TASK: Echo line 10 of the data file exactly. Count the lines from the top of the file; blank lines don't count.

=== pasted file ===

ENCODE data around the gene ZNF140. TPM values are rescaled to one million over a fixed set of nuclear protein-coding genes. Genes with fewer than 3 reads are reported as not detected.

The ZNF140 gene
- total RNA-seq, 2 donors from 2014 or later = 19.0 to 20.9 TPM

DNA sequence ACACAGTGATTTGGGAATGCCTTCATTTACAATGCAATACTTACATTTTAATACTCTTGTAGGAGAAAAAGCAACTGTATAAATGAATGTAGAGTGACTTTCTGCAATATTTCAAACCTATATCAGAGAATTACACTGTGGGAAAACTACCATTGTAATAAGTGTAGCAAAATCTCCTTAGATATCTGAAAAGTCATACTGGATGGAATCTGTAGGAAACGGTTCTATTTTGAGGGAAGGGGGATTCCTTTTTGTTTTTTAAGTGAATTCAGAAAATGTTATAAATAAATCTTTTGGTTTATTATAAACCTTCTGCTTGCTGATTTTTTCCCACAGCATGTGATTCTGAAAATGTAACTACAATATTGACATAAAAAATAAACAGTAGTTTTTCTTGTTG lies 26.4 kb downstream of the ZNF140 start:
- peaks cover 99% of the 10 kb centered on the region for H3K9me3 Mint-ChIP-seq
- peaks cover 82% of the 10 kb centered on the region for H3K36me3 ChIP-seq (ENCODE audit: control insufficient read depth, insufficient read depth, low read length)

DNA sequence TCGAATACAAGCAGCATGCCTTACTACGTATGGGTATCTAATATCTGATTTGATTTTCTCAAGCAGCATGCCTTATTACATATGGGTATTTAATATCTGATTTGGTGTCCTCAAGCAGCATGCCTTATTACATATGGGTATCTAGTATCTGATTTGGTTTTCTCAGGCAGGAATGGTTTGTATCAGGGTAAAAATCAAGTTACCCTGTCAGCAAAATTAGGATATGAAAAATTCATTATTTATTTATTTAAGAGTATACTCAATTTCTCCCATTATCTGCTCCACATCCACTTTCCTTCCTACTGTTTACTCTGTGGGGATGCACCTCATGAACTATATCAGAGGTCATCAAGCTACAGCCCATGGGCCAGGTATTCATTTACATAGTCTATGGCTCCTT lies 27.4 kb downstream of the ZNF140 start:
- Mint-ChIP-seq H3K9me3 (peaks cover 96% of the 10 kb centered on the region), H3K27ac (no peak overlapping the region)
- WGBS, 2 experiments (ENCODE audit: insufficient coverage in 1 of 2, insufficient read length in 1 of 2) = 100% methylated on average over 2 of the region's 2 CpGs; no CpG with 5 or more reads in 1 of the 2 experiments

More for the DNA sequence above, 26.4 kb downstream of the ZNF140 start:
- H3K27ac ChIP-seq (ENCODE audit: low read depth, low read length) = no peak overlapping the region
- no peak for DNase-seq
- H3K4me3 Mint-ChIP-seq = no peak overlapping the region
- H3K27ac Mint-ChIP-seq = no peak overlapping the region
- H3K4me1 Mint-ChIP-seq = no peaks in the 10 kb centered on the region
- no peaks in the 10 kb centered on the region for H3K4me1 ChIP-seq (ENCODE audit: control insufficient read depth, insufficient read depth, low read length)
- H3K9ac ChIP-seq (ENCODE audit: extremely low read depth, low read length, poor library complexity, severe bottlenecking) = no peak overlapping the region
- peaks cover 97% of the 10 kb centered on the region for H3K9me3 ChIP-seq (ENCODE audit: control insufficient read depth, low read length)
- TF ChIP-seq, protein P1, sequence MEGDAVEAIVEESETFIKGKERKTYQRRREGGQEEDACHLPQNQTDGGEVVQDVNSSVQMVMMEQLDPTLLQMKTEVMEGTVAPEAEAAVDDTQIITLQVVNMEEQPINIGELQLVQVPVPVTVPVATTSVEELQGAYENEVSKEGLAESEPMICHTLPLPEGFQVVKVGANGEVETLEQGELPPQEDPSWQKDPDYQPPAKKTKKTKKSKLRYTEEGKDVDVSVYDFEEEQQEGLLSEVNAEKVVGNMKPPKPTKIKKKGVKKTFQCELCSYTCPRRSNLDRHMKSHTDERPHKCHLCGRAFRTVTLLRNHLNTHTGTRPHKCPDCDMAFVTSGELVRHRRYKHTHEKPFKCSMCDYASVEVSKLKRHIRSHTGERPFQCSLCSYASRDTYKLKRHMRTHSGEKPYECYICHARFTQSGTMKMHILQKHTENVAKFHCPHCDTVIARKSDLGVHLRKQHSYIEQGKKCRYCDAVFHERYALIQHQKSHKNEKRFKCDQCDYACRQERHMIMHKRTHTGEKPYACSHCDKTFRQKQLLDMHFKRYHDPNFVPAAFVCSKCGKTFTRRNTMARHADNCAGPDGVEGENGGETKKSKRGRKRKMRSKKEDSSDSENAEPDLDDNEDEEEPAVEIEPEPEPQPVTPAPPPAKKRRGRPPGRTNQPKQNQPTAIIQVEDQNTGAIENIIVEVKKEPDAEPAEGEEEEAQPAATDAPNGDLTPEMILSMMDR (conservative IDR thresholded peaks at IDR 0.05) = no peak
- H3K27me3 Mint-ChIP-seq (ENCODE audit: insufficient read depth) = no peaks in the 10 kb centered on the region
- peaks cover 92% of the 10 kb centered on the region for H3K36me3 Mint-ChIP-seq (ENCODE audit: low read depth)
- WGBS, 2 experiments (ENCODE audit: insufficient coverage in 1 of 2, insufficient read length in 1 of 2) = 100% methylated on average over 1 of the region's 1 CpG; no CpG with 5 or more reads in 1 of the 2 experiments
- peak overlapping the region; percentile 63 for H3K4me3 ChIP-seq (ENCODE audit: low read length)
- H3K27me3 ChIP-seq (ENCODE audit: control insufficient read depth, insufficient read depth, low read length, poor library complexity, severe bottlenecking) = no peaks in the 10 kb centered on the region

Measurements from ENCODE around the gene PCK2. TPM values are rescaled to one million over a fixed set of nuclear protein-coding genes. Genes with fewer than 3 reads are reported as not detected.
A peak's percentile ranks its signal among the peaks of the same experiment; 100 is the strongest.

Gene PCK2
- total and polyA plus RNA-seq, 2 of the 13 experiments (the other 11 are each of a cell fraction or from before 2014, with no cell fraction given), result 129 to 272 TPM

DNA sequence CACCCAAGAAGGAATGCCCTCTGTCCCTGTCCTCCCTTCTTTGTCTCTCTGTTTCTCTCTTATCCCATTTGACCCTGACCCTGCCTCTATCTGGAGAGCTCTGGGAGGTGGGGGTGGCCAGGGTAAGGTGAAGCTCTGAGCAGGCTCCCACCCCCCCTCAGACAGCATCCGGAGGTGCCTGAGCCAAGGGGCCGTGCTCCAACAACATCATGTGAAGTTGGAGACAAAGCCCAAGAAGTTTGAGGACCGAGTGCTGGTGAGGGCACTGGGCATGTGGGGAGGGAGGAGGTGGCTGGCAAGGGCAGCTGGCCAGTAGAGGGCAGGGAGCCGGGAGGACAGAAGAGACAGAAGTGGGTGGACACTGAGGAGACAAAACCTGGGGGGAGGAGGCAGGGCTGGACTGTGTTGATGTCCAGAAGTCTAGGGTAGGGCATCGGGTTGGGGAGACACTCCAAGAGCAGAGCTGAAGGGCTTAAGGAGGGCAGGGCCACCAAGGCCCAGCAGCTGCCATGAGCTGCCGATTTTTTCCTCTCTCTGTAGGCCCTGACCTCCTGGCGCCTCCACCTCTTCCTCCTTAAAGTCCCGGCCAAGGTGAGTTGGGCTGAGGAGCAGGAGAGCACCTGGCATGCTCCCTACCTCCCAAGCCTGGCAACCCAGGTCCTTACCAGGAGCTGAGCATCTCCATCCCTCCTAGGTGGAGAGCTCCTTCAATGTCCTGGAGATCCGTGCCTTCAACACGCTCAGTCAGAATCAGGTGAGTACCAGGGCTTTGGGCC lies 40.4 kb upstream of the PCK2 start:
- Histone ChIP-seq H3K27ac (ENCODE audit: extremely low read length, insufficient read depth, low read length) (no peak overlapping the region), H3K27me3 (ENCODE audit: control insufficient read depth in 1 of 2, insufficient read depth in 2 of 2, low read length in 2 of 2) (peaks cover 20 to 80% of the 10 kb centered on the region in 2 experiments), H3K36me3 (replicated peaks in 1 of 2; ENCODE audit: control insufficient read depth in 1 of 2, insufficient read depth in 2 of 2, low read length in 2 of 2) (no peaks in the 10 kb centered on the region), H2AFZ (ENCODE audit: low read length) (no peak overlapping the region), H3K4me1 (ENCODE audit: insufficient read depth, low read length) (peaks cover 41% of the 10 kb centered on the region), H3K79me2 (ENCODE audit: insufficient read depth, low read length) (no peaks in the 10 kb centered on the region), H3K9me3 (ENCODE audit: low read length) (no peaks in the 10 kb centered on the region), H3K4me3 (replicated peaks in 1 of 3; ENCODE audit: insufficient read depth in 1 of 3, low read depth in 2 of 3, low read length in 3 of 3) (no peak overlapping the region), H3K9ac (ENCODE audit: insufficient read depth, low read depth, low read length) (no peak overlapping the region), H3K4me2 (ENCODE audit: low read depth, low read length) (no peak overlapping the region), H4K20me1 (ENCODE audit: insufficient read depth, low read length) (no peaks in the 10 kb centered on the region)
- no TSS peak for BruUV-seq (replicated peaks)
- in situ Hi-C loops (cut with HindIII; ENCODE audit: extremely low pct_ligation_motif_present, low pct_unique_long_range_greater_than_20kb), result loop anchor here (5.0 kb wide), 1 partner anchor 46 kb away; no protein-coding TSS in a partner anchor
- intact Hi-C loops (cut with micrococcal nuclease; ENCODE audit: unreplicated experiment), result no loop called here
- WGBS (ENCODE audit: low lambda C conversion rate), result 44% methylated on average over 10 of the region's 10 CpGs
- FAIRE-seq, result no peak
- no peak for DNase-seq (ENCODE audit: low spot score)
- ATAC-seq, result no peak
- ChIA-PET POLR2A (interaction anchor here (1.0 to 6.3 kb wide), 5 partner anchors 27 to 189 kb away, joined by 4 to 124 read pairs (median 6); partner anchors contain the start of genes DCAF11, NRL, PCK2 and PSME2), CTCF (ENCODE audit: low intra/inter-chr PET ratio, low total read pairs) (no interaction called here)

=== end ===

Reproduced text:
More for the DNA sequence above, 26.4 kb downstream of the ZNF140 start: